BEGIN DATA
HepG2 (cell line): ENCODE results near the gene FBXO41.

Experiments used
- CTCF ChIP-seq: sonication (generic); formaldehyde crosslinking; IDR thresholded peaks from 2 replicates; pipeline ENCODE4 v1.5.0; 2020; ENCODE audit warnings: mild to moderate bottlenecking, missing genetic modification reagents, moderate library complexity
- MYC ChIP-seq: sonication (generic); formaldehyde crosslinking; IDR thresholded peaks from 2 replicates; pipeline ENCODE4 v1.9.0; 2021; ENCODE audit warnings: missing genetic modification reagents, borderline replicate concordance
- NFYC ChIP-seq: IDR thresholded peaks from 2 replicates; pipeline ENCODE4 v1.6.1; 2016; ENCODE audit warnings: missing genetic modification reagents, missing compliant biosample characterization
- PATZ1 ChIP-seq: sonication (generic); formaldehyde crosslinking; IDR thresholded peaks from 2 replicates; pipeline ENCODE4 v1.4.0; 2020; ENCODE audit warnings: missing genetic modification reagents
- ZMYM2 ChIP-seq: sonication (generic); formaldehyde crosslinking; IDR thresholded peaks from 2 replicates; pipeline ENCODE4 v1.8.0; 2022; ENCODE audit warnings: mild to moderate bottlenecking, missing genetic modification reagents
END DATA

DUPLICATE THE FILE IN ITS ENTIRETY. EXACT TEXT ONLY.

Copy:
HepG2 (cell line): ENCODE results near the gene FBXO41.

Experiments used
- CTCF ChIP-seq: sonication (generic); formaldehyde crosslinking; IDR thresholded peaks from 2 replicates; pipeline ENCODE4 v1.5.0; 2020; ENCODE audit warnings: mild to moderate bottlenecking, missing genetic modification reagents, moderate library complexity
- MYC ChIP-seq: sonication (generic); formaldehyde crosslinking; IDR thresholded peaks from 2 replicates; pipeline ENCODE4 v1.9.0; 2021; ENCODE audit warnings: missing genetic modification reagents, borderline replicate concordance
- NFYC ChIP-seq: IDR thresholded peaks from 2 replicates; pipeline ENCODE4 v1.6.1; 2016; ENCODE audit warnings: missing genetic modification reagents, missing compliant biosample characterization
- PATZ1 ChIP-seq: sonication (generic); formaldehyde crosslinking; IDR thresholded peaks from 2 replicates; pipeline ENCODE4 v1.4.0; 2020; ENCODE audit warnings: missing genetic modification reagents
- ZMYM2 ChIP-seq: sonication (generic); formaldehyde crosslinking; IDR thresholded peaks from 2 replicates; pipeline ENCODE4 v1.8.0; 2022; ENCODE audit warnings: mild to moderate bottlenecking, missing genetic modification reagents